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Visiting the home of leading Otakou family, the Karetais, on Otago Peninsula, William Hodgkins and Prof John Scott captured the lives of dairy farmers on early hand-held cameras.
They photographed Mere Te Kaehe Karetai and her widowed mother, Horiwia, in their head scarves.
Hocken photographic curator Dr Anna Petersen said this helped inspire Frances Hodgkins (William's daughter) to paint one of her earliest Maori-related studies in 1896.
She produced a series of watercolours of young Maori girls and even wrote to her sister in Wellington asking for any photographs of Maori.
''The unmistakable connection between William Hodgkins' photographic portrait of Mere Te Kaehe and France's figure painting Untitled Maori Woman in Doorway offers a rare opportunity to see how very loose her rendition of a photograph could be.''
The practice of drawing information and creative ideas from photographs was commonplace at the end of the 19th century, but rarely acknowledged by artists.
The Karetai example showed that Frances Hodgkins was no exception.
"It's rare to get absolute proof of it.''
Frances Hodgkins showed an interest in painting the everyday, so the ability for hand-held cameras to capture those daily lives provided creative fodder for her.
Dr Petersen said the aim of the ''Hand in Hand: Photographers and Painters Alike'' exhibition was to look at this trend in light of Frances Hodgkins' early career in Dunedin.
The exhibition features some of the more notable examples of Hodgkins' figurative painting from the 1890s, drawn from collections around the country.
These have been hung alongside photographs taken by her father and his friends, Prof Scott and Dr William Roberts. Many of these photographs come from the pages of a small album compiled by William Hodgkins held in the Hocken Collections.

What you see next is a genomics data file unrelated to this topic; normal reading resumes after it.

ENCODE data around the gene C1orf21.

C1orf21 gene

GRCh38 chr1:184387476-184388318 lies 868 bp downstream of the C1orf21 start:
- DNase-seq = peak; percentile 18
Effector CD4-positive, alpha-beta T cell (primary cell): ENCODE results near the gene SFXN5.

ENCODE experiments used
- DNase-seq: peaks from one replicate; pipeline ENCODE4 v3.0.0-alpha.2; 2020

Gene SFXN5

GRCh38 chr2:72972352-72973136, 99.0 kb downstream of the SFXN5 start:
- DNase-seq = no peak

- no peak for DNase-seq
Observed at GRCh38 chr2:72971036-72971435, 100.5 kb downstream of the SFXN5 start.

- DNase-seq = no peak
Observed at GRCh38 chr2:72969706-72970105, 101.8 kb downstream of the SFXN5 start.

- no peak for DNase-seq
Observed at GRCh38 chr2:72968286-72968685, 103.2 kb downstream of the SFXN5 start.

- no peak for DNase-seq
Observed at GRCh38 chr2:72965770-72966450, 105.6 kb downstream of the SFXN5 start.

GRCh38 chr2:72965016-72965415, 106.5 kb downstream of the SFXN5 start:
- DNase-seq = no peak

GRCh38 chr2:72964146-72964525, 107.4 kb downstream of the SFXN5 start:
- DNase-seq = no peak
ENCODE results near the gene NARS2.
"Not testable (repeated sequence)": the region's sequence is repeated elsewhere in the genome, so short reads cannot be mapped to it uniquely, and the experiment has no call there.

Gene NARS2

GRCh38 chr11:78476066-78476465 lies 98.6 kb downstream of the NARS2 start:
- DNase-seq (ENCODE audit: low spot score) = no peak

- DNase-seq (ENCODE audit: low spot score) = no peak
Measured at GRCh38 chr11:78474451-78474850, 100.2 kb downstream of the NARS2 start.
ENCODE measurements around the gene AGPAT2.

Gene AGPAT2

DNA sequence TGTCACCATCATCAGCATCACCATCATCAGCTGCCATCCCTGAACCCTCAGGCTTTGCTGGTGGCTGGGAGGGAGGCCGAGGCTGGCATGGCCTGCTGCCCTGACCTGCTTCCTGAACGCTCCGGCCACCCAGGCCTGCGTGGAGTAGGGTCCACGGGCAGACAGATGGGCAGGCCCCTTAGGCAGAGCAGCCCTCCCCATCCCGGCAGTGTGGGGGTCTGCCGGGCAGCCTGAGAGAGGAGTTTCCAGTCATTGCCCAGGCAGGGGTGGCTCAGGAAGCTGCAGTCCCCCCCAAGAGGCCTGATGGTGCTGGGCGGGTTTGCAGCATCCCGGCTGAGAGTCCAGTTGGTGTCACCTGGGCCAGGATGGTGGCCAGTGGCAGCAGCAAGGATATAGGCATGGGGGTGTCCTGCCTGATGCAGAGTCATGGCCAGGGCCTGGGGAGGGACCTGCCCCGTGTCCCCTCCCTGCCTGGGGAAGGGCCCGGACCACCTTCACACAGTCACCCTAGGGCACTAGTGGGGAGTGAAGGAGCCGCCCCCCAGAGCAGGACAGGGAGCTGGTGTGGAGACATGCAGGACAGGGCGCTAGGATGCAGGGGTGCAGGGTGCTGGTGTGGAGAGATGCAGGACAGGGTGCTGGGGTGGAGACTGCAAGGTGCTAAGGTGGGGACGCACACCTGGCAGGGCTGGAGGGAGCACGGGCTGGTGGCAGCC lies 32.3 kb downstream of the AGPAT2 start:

''Seen together these images suggest that Frances developed a habit of using photographs to inform her work from very early on in her career.''
Dr Petersen believes the girl in The Girl With Flaxen Hair could be Molly Sale, the daughter of Prof George Sale, based on photographs of the young girl.
She hopes the exhibition also helps to shed some light on what inspired Frances Hodgkins to pursue painting.
Hodgkins' parents had mapped out a career for her in music, but she choose instead to become an artist.
Dr Petersen says there is little doubt the New Zealand and South Seas Exhibition held in Dunedin in 1889-90 played a part, especially its more than 100 paintings of varying styles and subjects by British artists, such as Constable, Turner, Leighton and Millais.
Prof Scott and William Hodgkins purchased four of the works, including Stanhopes Forbes' Preparing for the market, Quimperie Brittany, as foundation pieces for the new public art gallery in Dunedin.
Up until then, Frances Hodgkins had been at odds with her father so must have felt ''greatly encouraged'' by this change in attitude.
As part of the exhibition, Dr Petersen is transforming one of the gallery's annexes into a piece of the South Seas exhibition, projecting historic images of the original display on the wall.
Another of the annexes is dedicated to Frances Hodgkins' work after she left Dunedin, including some photographs taken at a similar time by Dunedin professional photographers George Chance and Guy Morris, and stereographic images which are being shown for the first time thanks to the arrival of the viewing ''glasses''.
''It's a great interactive experience.''
‘‘Hand in Hand: Photographers and Painters Alike’’, Hocken Gallery, Saturday until January 26.
Also: Dr Anna Petersen will also be giving a public floor talk at 11am on January 12.